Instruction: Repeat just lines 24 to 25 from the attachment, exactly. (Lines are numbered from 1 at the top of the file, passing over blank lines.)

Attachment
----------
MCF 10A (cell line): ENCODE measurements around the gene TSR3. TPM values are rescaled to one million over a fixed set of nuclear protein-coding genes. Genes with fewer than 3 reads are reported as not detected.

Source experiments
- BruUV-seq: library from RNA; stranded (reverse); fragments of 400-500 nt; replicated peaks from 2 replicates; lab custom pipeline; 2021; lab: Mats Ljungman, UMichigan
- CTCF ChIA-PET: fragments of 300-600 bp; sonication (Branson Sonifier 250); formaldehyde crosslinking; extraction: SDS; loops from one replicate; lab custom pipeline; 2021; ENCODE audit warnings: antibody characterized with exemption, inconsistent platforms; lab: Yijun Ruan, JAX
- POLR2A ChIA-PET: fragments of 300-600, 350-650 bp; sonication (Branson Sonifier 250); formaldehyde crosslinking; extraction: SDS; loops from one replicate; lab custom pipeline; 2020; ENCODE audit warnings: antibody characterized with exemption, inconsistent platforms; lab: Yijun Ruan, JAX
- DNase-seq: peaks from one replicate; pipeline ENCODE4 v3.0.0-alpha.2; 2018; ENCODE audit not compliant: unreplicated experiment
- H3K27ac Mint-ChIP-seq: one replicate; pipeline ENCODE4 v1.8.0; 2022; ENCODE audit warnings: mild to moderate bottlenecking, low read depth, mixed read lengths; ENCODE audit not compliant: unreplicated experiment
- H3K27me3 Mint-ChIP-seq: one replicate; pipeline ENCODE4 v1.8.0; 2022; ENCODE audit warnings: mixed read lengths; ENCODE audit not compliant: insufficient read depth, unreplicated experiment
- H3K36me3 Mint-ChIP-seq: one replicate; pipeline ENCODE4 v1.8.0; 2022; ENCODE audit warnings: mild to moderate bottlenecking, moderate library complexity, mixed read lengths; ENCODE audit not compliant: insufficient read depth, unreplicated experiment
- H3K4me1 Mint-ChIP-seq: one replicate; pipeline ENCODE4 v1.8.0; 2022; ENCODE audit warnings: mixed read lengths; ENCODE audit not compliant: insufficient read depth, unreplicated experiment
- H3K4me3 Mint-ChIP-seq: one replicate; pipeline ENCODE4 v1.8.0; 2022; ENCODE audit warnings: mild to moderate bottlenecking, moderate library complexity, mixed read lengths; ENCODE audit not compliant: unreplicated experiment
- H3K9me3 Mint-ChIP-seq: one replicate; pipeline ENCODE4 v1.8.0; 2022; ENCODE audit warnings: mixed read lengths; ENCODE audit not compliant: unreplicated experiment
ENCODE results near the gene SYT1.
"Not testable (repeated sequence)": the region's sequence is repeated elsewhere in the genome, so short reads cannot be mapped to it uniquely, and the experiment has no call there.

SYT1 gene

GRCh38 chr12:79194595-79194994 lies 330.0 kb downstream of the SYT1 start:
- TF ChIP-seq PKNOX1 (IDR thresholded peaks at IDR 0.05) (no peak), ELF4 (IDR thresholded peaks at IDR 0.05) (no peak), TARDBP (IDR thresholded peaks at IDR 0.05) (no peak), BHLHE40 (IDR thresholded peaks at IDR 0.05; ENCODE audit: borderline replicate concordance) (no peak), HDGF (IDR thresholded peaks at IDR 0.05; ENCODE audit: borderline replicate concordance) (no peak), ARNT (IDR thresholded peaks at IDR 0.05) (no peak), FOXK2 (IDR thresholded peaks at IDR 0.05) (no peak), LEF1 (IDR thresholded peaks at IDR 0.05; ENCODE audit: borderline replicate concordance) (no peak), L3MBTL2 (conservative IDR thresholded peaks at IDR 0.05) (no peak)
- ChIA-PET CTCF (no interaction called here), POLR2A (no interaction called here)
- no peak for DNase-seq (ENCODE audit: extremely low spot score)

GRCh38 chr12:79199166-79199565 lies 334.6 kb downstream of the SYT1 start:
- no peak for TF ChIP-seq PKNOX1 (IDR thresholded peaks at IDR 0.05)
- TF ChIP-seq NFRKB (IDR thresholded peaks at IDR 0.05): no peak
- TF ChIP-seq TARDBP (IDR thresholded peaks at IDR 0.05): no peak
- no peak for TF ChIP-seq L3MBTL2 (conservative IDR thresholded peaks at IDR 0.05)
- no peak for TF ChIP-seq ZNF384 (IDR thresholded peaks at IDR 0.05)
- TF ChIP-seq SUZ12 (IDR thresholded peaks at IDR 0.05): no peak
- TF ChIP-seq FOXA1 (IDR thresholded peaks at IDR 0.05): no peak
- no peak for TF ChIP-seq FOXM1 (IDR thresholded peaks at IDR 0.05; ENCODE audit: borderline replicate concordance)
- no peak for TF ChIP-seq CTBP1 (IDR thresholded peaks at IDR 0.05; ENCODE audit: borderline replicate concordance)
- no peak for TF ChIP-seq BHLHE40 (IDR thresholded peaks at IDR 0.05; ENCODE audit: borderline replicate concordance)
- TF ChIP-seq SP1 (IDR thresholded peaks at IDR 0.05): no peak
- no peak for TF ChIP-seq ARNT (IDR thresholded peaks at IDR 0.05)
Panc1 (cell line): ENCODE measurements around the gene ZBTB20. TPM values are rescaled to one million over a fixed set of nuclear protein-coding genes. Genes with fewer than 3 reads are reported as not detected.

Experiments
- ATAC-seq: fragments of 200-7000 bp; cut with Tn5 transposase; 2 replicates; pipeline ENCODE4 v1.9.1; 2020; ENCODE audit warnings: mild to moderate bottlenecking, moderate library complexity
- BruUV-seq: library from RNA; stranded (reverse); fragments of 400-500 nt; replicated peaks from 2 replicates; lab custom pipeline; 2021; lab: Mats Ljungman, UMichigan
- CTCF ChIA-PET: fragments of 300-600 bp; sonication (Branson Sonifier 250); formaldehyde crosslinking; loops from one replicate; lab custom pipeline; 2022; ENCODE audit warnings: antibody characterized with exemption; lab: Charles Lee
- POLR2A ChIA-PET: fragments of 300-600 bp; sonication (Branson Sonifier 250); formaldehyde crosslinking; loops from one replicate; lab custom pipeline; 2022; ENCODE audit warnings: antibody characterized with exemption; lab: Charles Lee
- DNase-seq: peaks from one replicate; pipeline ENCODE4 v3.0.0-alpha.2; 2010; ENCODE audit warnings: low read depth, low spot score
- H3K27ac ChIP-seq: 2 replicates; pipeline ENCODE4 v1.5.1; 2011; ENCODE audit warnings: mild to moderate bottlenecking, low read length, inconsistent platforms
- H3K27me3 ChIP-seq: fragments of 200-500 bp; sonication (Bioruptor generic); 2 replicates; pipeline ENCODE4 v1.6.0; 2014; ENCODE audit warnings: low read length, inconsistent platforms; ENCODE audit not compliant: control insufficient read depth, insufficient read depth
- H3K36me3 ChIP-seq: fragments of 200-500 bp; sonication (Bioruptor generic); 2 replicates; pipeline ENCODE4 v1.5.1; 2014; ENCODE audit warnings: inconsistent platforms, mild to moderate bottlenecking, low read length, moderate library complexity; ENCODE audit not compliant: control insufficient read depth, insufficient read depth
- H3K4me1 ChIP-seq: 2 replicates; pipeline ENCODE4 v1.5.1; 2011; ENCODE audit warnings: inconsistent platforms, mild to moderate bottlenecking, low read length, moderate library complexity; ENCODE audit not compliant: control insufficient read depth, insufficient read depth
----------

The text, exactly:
- no peak for TF ChIP-seq L3MBTL2 (conservative IDR thresholded peaks at IDR 0.05)
- no peak for TF ChIP-seq ZNF384 (IDR thresholded peaks at IDR 0.05)